Loy’s staging of Tristan & Isolde appears to have especially divided the critics (and I do not just mean the division between those who were in seats with a view of the action, and those who were not), so that is where I shall start. I personally had a cheap ticket with RESTRICTED VIEW clearly stated on it, which, although it did not stop me becoming irritated by not being able to see anything happening Stage Right, probably meant I was less irritated than those in expensive seats on the opposite side, who were not warned that they would not be able to see anything happening Stage Left. Not that there was an awful lot to look at anyway, in the half I could see (supposedly the better half). I am not the kind of opera-goer that needs lots of visual stimulus in the way of fancy costumes and sets, or that especially prefers operas to be set in the originally-intended time period; I like modernity and I like minimalism, but I don’t like lazy, boring or ugly. I liked the set for the generally unpopular Spacefaring Dutchman, with its shifting video screens, and I loved the ENO’s phase of using single-colour glowing backdrops, and something beautiful can be created with just colour – imaginative lighting and a couple of well-designed shapes. However, this Tristan set consisted mostly of a large dark curtain near the back and a giant piece of grey cardboard propped up against one side of the stage, which was simply dull. Sometimes there was a fold-up chair and table. When the curtain drew open for a bit, as it did now and then, there were – woo – some more chairs and tables, some blokes in eveningwear hanging around, and a wall with the outline of some windows stencilled on it.
I have, in fact, seen Tristan & Isolde performed before, but it was quite a long time ago (2000 maybe), and as I didn’t do write-ups then, it’s mostly gone. However, I do remember that, like this one, the main item of set, lasting through all three acts, was a big wall, except that in that case it was a brick wall rather than cardboard. I also remember Brangäne rolling around on the floor like a sausage when Isolde was singing, and Isolde running around the stage with Tristan’s sword while he was singing his love to the brick wall. These things amused me and were memorable. The personenregie of this production had no sausage-rolling (unless it happened on the bit of stage I couldn’t see), and as a general rule, characters were physically near the person they were conversing with. Although uninspired, it was not annoying or amusing, except in Act 3 where Kurwenal gives an extended running commentary on Tristan’s waxing and waning health status without actually looking at him. Kurwenal (Michael Volle) also injected a note of realism into this scene by displaying a certain exasperation at the continued ranting of his friend.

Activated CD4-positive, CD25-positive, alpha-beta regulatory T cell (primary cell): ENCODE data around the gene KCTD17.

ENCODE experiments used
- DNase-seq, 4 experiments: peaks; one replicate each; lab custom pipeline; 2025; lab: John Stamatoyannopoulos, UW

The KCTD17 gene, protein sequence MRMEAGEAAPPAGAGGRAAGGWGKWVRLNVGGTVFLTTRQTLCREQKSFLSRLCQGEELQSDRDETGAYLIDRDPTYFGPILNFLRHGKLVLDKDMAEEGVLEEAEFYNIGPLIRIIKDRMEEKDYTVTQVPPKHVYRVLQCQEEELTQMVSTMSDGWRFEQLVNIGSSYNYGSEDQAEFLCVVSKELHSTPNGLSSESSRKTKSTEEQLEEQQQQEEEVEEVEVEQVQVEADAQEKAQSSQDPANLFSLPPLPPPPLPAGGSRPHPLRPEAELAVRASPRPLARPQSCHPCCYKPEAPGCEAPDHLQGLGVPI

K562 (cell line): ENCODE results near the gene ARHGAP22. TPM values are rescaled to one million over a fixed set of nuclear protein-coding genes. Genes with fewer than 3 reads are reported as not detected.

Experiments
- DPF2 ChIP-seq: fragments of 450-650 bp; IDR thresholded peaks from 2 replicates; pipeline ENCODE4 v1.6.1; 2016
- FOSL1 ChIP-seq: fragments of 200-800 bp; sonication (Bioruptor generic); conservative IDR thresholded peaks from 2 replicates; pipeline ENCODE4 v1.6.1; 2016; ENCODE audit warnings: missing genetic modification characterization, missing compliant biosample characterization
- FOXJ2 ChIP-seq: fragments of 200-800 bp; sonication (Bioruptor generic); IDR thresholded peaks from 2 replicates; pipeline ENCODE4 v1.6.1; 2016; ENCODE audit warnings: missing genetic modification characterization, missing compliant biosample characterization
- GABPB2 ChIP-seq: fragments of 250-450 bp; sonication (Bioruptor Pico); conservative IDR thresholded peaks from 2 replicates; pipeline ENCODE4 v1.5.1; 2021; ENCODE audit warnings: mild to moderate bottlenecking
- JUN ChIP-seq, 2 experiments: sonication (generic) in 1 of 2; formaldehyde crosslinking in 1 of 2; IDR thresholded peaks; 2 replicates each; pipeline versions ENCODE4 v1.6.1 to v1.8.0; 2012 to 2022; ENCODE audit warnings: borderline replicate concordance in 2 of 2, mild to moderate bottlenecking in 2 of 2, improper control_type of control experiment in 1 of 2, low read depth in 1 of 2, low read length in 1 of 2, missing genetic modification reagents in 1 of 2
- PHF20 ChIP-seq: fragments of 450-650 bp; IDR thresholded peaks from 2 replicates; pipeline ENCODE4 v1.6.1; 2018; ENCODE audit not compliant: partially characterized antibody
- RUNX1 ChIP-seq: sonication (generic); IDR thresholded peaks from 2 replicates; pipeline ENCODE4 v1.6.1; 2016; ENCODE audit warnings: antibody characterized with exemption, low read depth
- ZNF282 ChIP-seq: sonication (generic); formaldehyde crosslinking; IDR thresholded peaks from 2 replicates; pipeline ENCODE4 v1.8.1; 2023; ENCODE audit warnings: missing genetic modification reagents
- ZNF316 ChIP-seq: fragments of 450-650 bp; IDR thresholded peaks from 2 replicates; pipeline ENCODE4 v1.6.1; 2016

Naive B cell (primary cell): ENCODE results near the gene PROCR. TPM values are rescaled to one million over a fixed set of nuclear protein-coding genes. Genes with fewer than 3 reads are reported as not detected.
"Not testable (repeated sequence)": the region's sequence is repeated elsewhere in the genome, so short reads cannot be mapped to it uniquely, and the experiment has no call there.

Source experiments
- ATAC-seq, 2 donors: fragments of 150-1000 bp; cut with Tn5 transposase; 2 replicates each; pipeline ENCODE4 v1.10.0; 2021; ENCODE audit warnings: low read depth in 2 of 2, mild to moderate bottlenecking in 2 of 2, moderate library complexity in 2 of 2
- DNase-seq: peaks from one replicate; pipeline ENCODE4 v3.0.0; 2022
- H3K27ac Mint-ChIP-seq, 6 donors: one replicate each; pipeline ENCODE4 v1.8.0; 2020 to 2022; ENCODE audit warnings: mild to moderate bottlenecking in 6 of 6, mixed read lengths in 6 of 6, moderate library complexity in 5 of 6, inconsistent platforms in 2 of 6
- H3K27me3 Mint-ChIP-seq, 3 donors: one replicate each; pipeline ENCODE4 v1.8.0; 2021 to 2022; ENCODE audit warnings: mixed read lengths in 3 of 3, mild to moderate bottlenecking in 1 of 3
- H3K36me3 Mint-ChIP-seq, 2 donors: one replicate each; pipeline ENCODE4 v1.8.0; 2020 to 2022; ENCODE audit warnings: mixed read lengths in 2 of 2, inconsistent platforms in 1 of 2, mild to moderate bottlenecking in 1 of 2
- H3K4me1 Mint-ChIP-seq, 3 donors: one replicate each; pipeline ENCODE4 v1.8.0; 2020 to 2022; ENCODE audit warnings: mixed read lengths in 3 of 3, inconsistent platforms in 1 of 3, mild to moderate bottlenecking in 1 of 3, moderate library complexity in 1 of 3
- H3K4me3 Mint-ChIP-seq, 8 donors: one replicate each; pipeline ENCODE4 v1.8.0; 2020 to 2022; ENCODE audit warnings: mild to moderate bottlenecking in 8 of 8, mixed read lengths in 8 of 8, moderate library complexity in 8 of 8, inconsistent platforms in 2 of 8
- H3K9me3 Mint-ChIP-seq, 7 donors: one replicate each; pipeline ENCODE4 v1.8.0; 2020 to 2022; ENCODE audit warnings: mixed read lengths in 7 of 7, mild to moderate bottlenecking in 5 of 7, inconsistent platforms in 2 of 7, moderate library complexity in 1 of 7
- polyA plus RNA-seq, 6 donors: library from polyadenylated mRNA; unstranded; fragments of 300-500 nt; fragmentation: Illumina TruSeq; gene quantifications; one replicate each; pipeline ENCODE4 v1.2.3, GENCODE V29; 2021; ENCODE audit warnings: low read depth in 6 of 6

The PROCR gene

This opera does not have an awful lot happen in it, as most of the important stuff is going on inside the characters’ heads, so this kind of half-hearted semi-staged concert performance can still stand up well on the basis of music alone, providing musical performance is of a high enough calibre. Fortunately, the vocal side of the performance was superb. Nina Stemme, with her steel-and-velvet tone, was simply stunning as Isolde, whether delivering powerhouse rage, angular sarcasm or delicate pianissimi. The original Tristan having dropped out, Lars Cleveman stepped in at short notice. I had been hoping Richard Berkeley-Steele (playing Melot) would be on cover duty, as I liked him so much as Siegfried (ENO, 2004?) but Cleveman did a fine job of it. Matti Salminen’s rich tones made King Marke’s scenes a great highlight of the evening, riveting where in other hands it can be dull, and the other stand-out was Volle’s almost scene-stealing Kurwenal. On the orchestral side, there was great intensity, continuity and flow. I felt occasionally that there was a little precision lacking in the fine detail of ensemble work, but this can sometimes happen when overall structure and shape are prioritised, and Pappano’s calm concentration made for a very strong interpretation.